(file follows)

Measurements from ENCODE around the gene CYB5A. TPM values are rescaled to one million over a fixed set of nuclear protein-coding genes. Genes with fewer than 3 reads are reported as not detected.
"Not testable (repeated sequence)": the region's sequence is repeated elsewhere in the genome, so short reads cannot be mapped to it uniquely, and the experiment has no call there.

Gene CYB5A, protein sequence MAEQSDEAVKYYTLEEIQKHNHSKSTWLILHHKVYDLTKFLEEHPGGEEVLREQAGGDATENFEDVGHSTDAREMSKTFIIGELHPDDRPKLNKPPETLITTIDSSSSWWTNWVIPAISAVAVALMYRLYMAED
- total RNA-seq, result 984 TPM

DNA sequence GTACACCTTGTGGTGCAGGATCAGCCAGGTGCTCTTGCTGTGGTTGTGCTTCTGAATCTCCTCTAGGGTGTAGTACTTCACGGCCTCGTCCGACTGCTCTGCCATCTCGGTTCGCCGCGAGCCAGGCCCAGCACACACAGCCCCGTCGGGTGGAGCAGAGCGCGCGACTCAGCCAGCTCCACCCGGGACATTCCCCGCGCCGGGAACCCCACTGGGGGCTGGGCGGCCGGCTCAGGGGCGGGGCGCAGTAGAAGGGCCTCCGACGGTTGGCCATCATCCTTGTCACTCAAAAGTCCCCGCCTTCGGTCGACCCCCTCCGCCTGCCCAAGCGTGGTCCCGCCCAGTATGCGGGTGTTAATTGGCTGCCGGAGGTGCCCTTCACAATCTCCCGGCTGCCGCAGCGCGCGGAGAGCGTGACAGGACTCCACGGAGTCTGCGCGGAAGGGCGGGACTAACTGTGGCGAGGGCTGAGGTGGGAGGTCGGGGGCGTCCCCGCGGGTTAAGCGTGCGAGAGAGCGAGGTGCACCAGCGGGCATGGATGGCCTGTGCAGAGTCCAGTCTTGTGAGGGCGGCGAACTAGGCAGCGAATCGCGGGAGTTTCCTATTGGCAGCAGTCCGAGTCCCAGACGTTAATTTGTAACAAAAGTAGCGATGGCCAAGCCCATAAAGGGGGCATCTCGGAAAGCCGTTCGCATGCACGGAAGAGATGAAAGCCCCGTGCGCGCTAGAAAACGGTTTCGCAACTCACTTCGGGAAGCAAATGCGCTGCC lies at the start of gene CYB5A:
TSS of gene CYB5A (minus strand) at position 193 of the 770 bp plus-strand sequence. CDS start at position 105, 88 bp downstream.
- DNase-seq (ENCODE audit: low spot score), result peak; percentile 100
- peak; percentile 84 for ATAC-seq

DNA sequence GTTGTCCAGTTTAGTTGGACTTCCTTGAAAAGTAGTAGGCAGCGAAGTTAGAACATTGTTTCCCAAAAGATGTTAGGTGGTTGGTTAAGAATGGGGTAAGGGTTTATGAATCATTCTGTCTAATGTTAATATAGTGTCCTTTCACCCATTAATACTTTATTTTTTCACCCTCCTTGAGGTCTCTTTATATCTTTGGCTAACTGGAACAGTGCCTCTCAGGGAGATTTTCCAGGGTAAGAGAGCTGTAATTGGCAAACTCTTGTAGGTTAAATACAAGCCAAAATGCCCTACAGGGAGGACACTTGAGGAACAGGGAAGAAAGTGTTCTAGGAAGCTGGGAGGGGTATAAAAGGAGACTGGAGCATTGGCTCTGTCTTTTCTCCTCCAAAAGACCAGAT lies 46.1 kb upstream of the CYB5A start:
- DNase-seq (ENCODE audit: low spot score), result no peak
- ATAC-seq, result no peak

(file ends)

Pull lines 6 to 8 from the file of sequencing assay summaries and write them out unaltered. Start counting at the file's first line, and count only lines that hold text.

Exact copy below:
TSS of gene CYB5A (minus strand) at position 193 of the 770 bp plus-strand sequence. CDS start at position 105, 88 bp downstream.
- DNase-seq (ENCODE audit: low spot score), result peak; percentile 100
- peak; percentile 84 for ATAC-seq